The truly astonishing ultra-runner Sharon Gayter, now 55, nears her greatest test yet – an attempt to beat 12 days for the 822-miles from John o’ Groats to Lands End.

Thirteen years ago she set a women’s world record for the run from Lands End, known to cognoscenti as LeJog. Now JogLe proves irresistible.

“The first thing I said when I finished in 2006 was that I’d never do it again,” she recalls. “You weaken, of course. I want the record back.”

Might she then finally slow down? “I’m not as fast as I used to be but I know how to do things better, how to prepare better, how to plan sleep better,” she says. “The first time I did it I was quite green.”

By way of warm-up, she took part in a six-day event in Athens in January, setting Over-55 records, and at the end of May completed the 220-mile Severn Way challenge, along England’s longest river from source to sea.

The route seemed to lead through the nation’s nastiest nettle beds – “it was like running through the middle of a jungle at time, my legs were on fire” – though these days runners go where GPS appears to send them.

So what did they do before GPS? “We still got lost,” says Sharon, a former bus driver who lives in Guisborough and now lectures at Teesside University.

The latest world record attempt will begin on July 21, accompanied by crew of helpers and observers and by her ever-loyal husband Bill. “He’s not allowed to be part of the official team but he’ll cycle with me, make my beans on toast, put me to be and get me up again about four hours later,” says Sharon.

A further appliance of science, a tracker device on her website will allow anyone to follow her progress – “right down to the road I’m on and whether I’m walking or running.”

Thereafter – and back at Teesside Uni – she plans a world record attempt at 1 million metres on a treadmill before, perhaps, taking things a little easier.

“I might just try for a few Over 55s records after that,” says the golden Gayter. “Bill would probably be quite pleased.”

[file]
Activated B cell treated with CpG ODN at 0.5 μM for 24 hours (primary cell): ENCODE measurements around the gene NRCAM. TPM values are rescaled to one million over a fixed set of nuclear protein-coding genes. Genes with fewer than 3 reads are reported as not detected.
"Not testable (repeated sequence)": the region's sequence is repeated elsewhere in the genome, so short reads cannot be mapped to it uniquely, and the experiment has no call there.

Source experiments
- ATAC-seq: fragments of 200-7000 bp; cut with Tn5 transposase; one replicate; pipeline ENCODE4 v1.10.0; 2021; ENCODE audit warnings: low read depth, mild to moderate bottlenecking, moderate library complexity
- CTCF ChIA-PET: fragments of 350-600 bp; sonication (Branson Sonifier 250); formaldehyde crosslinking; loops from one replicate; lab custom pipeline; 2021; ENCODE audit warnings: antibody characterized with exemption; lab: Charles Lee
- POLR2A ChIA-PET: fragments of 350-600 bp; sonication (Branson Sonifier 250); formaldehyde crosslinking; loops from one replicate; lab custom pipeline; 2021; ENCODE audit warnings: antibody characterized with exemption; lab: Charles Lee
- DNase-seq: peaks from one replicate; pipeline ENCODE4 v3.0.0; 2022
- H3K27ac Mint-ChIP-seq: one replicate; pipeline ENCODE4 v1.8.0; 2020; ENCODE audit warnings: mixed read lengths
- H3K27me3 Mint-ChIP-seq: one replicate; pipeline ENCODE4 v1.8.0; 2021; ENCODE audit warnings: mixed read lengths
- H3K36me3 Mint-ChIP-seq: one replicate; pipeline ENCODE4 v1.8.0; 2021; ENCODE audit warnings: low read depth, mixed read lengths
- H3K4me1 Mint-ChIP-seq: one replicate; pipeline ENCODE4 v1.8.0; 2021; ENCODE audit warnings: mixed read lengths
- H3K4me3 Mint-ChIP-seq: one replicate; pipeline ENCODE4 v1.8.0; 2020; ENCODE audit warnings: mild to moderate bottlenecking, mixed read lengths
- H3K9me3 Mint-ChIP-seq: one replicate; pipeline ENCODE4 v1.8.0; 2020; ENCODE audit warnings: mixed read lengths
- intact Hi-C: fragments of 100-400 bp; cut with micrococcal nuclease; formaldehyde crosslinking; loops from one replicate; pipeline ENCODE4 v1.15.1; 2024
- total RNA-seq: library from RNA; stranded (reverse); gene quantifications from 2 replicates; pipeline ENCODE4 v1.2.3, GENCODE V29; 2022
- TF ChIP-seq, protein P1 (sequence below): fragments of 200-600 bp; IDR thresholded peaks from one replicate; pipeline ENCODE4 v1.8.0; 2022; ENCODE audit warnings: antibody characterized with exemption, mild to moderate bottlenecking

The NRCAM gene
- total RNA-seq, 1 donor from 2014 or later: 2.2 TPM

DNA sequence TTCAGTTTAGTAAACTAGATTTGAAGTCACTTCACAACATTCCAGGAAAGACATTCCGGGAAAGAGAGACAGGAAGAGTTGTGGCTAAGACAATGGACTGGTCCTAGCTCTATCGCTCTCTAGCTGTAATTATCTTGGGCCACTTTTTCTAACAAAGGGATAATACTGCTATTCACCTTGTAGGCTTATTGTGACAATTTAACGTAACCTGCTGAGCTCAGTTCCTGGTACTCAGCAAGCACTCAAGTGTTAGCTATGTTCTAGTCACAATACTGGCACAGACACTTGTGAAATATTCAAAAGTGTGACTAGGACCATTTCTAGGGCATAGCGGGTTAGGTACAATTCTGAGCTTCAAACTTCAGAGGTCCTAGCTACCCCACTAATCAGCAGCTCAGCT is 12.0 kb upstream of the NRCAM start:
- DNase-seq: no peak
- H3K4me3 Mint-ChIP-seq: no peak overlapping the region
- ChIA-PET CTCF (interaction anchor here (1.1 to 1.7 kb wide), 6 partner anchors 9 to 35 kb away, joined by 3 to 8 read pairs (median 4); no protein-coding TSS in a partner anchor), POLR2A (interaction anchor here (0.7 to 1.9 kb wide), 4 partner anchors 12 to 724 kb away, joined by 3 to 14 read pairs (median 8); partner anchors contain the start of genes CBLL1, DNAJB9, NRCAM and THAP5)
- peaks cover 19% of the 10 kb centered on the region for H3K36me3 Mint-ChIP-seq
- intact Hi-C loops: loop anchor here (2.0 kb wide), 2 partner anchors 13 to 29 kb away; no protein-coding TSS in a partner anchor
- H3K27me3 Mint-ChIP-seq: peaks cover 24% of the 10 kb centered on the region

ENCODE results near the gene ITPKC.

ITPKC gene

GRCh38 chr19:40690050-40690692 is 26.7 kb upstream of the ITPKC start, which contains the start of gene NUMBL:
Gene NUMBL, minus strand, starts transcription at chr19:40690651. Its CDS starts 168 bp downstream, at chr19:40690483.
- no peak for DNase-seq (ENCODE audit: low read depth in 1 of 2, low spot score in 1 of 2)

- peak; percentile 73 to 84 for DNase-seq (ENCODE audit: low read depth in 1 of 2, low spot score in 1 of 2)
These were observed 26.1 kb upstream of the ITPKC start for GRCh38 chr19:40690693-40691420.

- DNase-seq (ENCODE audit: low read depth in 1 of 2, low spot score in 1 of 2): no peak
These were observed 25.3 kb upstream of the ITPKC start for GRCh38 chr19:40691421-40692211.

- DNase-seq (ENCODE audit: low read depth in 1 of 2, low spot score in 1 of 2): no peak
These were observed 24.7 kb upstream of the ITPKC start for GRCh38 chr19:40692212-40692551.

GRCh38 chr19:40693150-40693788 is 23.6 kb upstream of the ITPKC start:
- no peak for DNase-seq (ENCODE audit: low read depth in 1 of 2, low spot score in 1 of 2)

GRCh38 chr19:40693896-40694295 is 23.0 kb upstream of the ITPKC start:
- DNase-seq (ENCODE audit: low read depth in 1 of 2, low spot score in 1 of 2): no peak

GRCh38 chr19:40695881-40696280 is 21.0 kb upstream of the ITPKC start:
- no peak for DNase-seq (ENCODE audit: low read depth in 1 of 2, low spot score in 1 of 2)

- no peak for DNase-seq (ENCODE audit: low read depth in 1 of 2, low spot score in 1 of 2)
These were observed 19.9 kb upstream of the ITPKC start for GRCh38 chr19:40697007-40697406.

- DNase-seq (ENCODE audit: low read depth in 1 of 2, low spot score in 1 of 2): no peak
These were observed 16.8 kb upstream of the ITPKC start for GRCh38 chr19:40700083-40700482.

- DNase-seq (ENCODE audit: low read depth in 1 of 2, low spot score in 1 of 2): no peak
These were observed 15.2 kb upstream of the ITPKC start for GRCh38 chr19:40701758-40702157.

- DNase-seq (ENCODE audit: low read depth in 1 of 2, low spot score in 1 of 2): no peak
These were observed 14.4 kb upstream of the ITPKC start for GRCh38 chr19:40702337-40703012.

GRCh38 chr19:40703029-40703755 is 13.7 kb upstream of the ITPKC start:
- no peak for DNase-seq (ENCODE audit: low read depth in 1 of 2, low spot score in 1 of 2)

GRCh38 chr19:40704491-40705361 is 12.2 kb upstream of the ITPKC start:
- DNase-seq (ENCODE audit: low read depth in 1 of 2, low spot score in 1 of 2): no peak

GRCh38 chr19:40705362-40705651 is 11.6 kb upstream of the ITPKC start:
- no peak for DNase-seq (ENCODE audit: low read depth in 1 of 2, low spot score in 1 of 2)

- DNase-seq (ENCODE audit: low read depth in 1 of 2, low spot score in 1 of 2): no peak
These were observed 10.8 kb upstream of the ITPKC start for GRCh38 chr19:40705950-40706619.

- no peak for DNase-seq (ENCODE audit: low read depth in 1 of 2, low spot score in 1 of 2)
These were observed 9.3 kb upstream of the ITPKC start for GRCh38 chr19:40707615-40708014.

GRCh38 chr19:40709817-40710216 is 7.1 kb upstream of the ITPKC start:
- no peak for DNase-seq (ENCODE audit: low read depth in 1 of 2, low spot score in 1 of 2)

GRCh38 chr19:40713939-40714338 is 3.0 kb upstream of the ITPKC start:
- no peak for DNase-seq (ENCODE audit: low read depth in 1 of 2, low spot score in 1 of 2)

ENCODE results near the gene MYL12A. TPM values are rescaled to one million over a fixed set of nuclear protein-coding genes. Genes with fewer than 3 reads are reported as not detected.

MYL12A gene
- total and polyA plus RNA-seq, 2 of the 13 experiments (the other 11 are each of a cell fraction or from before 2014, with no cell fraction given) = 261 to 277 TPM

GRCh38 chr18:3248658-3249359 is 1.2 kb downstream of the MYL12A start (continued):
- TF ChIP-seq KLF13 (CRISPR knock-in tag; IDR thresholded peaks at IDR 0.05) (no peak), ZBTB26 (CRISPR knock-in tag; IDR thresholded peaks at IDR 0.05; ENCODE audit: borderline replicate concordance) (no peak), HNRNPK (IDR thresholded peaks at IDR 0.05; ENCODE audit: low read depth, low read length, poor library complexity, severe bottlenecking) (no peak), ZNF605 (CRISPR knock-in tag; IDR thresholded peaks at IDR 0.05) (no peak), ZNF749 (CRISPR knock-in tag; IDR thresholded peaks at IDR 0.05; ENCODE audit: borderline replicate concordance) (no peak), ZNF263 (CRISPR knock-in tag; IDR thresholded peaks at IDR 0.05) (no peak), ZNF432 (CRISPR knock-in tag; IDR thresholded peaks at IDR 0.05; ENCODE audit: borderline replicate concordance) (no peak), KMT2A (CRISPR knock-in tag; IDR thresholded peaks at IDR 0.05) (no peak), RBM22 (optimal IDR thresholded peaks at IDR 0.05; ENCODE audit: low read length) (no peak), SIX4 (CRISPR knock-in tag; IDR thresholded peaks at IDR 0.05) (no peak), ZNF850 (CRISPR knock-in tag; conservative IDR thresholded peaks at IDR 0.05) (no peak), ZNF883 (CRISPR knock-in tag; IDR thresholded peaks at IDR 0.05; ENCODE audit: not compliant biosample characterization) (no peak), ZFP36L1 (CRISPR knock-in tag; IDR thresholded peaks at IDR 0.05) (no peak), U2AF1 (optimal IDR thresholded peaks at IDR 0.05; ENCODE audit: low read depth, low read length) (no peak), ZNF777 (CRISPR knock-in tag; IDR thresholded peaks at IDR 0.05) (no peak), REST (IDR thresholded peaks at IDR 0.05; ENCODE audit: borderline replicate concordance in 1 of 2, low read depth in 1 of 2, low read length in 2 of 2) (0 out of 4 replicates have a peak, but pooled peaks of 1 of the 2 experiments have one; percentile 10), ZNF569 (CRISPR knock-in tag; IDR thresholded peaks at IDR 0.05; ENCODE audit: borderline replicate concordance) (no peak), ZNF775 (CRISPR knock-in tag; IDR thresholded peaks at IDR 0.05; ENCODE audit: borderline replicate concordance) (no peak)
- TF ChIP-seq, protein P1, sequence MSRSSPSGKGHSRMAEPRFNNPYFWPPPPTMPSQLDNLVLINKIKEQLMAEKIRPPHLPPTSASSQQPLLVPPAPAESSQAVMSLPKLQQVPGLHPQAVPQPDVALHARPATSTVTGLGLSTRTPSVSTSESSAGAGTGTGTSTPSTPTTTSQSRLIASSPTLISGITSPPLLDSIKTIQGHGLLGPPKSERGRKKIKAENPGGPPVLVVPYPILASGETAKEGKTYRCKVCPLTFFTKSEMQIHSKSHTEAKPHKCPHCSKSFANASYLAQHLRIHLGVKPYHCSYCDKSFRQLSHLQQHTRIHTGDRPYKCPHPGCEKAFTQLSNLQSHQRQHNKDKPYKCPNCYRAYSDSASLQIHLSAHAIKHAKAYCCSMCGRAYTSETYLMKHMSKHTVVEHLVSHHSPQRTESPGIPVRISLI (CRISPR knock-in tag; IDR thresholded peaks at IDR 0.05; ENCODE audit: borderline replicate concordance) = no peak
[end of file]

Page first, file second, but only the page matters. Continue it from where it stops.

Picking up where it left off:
The column three weeks ago suggested that Sir Ian Botham’s appearance with David “Ticer” Thomas at Barnard Castle Cricket Club was something of a neighbourhood concert. Ticer’s lined up for a gig even closer to home.

Born and raised in West Auckland, the former England football international – now registered blind – will be at a Guide Dogs charity night on October 4 at the village workmen’s club, sharing the bill with Tony Washington, a Bobby Thompson tribute act.

The club’s home not just to the original World Cup – or at least to its solid silver successor – but to a photograph of young Thomas – fourth left – in the all-conquering St Helen’s Auckland school team. It’s hoped that all surviving members – and Joe Noble-Eddy, their teacher – will be reunited for the occasion.

“They were unbeaten for years,” recalls Dave Bowes, the organiser. “Every time I go down Bishop, Mr Noble-Eddy catches me and asks when something’s going to happen. It should be a fantastic night.”

Back in the penitential season, we’d cause (again) to mention Carlin Sunday. John Maughan in Wolsingham, a devotee of BBC Newcastle’s commentary on Durham cricket, expressed surprise that commentator Martin Emmerson – Whitburn lad – had never heard of carlins or their back story.

Martin now admits it, but with mitigation. “You repeat the story of the shipwreck off the Tyne. A quick search on the net would have us believe that the wreck happened off every port in northern Britain, with a multitude of papers from Cumbria to Scotland to Filey claiming that it happened in their area.”

At risk of long-windedness, the diversion was much welcomed, nonetheless. Like the ball-by-balderdash of the lamented Brian Johnston, the BBC Newcastle boys enjoy straying off-topic.

“Regular subjects include Half Man Half Biscuit, the Indie band from the Wirral, motorway service stations, canals, cricketers of yesteryear and gonks – a mainstay of any decent fairground stall in the 1970s.”

After a recent debate on Worcestershire batsman Ed Barnard, who has Burnopfield links, they got to talking about Barnardsville and were accused by a listener of being puerile.

“It just goes to show that you can’t please all of the people all of the time,” says Martin, “but you never miss a ball, either.”

….and finally, last week’s column invited readers to suggest the person after whom Fisher FC near the Thames is named. It’s St John Fisher, a 16th century martyr and Bishop of Rochester, to whom the Roman Catholic church at Sedgefield is dedicated.

South America seems particularly keen to salute the honourable in such a fashion – not least Velez Sarsfield, one of Argentina’s leading clubs, named after forebears of the late Norman Sarsfield, a 1960s Mayor of Durham and leading swimming administrator.

Brazil has FC Vasco da Gama, Bolivia boasts Club Jorge Wilstermann – named after the country’s first commercial pilot – Paraguay fields Club Presidente Hayes and Chile, wonderfully, has a leading club called C D O’Higgins.

Best of all, however, may be the club on Trinidad and Tobago with whom former Sunderland player Kenwynne Jones began his career. It’s called Joe Public FC and could be named after every one of us.

Today back to the Bishops: how many times did they lift the FA Amateur Cup? The column returns next week.